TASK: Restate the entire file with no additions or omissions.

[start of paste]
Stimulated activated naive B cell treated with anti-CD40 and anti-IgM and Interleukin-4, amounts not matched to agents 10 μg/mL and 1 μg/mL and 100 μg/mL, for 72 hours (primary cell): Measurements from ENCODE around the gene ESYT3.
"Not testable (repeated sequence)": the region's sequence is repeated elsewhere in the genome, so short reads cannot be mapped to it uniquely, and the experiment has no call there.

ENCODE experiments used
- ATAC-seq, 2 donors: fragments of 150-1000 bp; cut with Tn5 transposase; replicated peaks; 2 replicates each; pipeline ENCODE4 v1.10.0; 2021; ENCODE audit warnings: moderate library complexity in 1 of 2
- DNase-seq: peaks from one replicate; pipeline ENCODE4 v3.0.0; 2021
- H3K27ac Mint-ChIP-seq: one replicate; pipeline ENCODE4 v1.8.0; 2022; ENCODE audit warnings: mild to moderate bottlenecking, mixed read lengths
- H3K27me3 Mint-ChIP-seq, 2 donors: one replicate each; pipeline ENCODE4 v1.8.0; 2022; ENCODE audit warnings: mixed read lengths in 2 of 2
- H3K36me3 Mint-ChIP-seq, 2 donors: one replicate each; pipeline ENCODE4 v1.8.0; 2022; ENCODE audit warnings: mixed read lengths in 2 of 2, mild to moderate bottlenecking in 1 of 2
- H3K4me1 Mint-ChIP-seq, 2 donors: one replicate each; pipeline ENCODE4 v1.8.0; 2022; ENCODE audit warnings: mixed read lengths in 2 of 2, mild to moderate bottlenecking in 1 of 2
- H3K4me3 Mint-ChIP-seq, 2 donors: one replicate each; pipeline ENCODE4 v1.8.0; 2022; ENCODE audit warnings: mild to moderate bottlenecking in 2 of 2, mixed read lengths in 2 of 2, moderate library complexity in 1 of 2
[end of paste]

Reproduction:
Stimulated activated naive B cell treated with anti-CD40 and anti-IgM and Interleukin-4, amounts not matched to agents 10 μg/mL and 1 μg/mL and 100 μg/mL, for 72 hours (primary cell): Measurements from ENCODE around the gene ESYT3.
"Not testable (repeated sequence)": the region's sequence is repeated elsewhere in the genome, so short reads cannot be mapped to it uniquely, and the experiment has no call there.

ENCODE experiments used
- ATAC-seq, 2 donors: fragments of 150-1000 bp; cut with Tn5 transposase; replicated peaks; 2 replicates each; pipeline ENCODE4 v1.10.0; 2021; ENCODE audit warnings: moderate library complexity in 1 of 2
- DNase-seq: peaks from one replicate; pipeline ENCODE4 v3.0.0; 2021
- H3K27ac Mint-ChIP-seq: one replicate; pipeline ENCODE4 v1.8.0; 2022; ENCODE audit warnings: mild to moderate bottlenecking, mixed read lengths
- H3K27me3 Mint-ChIP-seq, 2 donors: one replicate each; pipeline ENCODE4 v1.8.0; 2022; ENCODE audit warnings: mixed read lengths in 2 of 2
- H3K36me3 Mint-ChIP-seq, 2 donors: one replicate each; pipeline ENCODE4 v1.8.0; 2022; ENCODE audit warnings: mixed read lengths in 2 of 2, mild to moderate bottlenecking in 1 of 2
- H3K4me1 Mint-ChIP-seq, 2 donors: one replicate each; pipeline ENCODE4 v1.8.0; 2022; ENCODE audit warnings: mixed read lengths in 2 of 2, mild to moderate bottlenecking in 1 of 2
- H3K4me3 Mint-ChIP-seq, 2 donors: one replicate each; pipeline ENCODE4 v1.8.0; 2022; ENCODE audit warnings: mild to moderate bottlenecking in 2 of 2, mixed read lengths in 2 of 2, moderate library complexity in 1 of 2